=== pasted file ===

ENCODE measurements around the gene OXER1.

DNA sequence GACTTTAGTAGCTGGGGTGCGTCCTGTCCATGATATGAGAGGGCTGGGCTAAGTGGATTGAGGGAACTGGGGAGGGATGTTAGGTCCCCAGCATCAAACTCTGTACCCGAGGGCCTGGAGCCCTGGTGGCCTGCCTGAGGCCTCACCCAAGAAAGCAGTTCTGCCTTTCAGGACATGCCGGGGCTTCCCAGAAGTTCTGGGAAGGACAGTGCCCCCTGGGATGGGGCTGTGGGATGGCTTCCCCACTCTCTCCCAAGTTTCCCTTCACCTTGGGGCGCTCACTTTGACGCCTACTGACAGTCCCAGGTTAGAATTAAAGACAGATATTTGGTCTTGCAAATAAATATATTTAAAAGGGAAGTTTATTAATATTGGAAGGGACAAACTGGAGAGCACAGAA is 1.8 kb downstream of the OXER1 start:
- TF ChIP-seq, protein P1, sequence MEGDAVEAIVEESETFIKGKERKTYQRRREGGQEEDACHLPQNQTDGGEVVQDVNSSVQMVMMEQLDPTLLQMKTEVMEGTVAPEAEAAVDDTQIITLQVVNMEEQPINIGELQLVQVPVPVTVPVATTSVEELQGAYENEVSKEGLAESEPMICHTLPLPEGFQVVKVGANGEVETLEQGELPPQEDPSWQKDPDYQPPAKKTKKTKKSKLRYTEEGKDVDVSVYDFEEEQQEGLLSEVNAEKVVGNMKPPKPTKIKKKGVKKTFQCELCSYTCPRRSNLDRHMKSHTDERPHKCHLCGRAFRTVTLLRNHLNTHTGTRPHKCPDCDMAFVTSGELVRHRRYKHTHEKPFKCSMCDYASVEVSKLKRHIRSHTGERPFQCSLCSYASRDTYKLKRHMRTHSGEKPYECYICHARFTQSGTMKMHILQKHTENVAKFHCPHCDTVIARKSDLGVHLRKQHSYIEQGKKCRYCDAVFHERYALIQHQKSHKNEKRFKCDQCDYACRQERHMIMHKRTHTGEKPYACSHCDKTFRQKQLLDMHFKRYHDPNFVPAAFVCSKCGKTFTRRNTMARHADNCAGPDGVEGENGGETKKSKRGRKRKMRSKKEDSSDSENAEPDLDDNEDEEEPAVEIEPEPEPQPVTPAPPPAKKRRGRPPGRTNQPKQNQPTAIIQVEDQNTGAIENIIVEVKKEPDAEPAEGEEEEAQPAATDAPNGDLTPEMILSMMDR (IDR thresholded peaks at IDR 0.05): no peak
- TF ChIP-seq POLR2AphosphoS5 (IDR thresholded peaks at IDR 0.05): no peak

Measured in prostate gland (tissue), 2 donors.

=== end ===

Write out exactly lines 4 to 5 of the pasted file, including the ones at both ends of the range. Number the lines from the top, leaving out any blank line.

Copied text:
- TF ChIP-seq POLR2AphosphoS5 (IDR thresholded peaks at IDR 0.05): no peak

Measured in prostate gland (tissue), 2 donors.